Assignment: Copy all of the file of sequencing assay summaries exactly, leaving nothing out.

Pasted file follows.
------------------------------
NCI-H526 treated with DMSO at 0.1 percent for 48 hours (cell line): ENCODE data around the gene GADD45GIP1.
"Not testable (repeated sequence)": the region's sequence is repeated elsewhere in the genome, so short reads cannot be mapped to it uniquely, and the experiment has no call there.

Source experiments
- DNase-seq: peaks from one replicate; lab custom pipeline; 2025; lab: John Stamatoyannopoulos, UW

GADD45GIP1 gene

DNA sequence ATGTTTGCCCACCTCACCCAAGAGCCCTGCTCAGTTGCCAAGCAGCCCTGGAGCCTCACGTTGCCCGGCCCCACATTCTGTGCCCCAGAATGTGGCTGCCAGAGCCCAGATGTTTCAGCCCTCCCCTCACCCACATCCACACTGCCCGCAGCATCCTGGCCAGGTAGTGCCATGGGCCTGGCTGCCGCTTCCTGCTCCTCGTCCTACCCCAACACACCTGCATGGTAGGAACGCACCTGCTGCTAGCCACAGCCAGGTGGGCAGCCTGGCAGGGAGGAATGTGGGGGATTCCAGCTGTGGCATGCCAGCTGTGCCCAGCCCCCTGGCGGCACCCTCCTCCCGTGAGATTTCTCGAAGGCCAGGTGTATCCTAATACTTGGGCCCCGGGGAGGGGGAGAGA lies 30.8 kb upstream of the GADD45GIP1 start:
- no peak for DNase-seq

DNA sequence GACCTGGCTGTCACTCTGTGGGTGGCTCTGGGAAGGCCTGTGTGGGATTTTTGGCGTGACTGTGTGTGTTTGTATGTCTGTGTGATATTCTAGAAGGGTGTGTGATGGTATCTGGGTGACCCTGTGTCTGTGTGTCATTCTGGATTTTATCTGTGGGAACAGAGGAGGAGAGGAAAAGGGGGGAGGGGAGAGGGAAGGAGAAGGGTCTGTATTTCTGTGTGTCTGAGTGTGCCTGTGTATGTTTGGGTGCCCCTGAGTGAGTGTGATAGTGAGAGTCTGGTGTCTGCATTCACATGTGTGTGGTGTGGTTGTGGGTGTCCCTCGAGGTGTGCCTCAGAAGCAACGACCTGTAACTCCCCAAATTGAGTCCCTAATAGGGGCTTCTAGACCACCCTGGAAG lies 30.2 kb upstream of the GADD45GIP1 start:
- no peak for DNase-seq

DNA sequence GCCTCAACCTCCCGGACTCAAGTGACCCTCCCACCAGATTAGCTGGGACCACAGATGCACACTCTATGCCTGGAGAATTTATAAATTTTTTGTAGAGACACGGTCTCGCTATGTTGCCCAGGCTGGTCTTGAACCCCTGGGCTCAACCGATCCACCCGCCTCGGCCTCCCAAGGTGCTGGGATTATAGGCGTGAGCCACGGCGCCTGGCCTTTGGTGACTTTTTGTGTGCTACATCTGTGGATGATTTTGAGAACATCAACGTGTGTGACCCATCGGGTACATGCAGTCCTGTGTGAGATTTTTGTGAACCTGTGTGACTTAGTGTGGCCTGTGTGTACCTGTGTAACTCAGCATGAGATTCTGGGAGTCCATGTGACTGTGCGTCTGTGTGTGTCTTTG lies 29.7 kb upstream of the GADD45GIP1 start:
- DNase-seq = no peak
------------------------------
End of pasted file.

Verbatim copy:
NCI-H526 treated with DMSO at 0.1 percent for 48 hours (cell line): ENCODE data around the gene GADD45GIP1.
"Not testable (repeated sequence)": the region's sequence is repeated elsewhere in the genome, so short reads cannot be mapped to it uniquely, and the experiment has no call there.

Source experiments
- DNase-seq: peaks from one replicate; lab custom pipeline; 2025; lab: John Stamatoyannopoulos, UW

GADD45GIP1 gene

DNA sequence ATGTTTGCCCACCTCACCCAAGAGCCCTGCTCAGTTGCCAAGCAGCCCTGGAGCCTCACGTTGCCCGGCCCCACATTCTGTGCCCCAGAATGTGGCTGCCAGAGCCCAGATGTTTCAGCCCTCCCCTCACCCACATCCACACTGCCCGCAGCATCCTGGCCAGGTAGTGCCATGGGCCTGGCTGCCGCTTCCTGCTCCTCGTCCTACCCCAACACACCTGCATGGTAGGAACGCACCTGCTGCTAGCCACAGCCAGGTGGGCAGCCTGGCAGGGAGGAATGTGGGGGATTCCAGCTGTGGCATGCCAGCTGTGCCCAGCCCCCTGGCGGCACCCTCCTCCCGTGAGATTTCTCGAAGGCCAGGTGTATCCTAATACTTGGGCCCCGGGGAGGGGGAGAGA lies 30.8 kb upstream of the GADD45GIP1 start:
- no peak for DNase-seq

DNA sequence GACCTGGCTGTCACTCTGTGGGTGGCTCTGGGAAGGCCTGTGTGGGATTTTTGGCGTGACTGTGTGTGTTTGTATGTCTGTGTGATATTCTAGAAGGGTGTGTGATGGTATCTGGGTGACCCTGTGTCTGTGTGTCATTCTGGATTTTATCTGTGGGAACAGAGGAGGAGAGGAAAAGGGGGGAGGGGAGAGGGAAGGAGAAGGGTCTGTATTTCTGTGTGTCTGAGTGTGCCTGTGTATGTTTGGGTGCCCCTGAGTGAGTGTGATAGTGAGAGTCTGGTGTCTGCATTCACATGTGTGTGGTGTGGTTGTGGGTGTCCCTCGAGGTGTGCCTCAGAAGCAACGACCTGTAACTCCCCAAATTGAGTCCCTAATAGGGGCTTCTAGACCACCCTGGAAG lies 30.2 kb upstream of the GADD45GIP1 start:
- no peak for DNase-seq

DNA sequence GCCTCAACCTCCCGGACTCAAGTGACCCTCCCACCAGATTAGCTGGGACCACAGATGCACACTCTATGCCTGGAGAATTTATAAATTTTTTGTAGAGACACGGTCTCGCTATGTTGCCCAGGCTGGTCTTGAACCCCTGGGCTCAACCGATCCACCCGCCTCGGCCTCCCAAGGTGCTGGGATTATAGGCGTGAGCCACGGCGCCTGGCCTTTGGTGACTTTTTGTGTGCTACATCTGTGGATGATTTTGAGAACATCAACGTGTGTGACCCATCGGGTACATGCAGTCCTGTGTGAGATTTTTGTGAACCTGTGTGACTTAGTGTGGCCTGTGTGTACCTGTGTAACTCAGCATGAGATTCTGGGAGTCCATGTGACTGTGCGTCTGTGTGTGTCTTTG lies 29.7 kb upstream of the GADD45GIP1 start:
- DNase-seq = no peak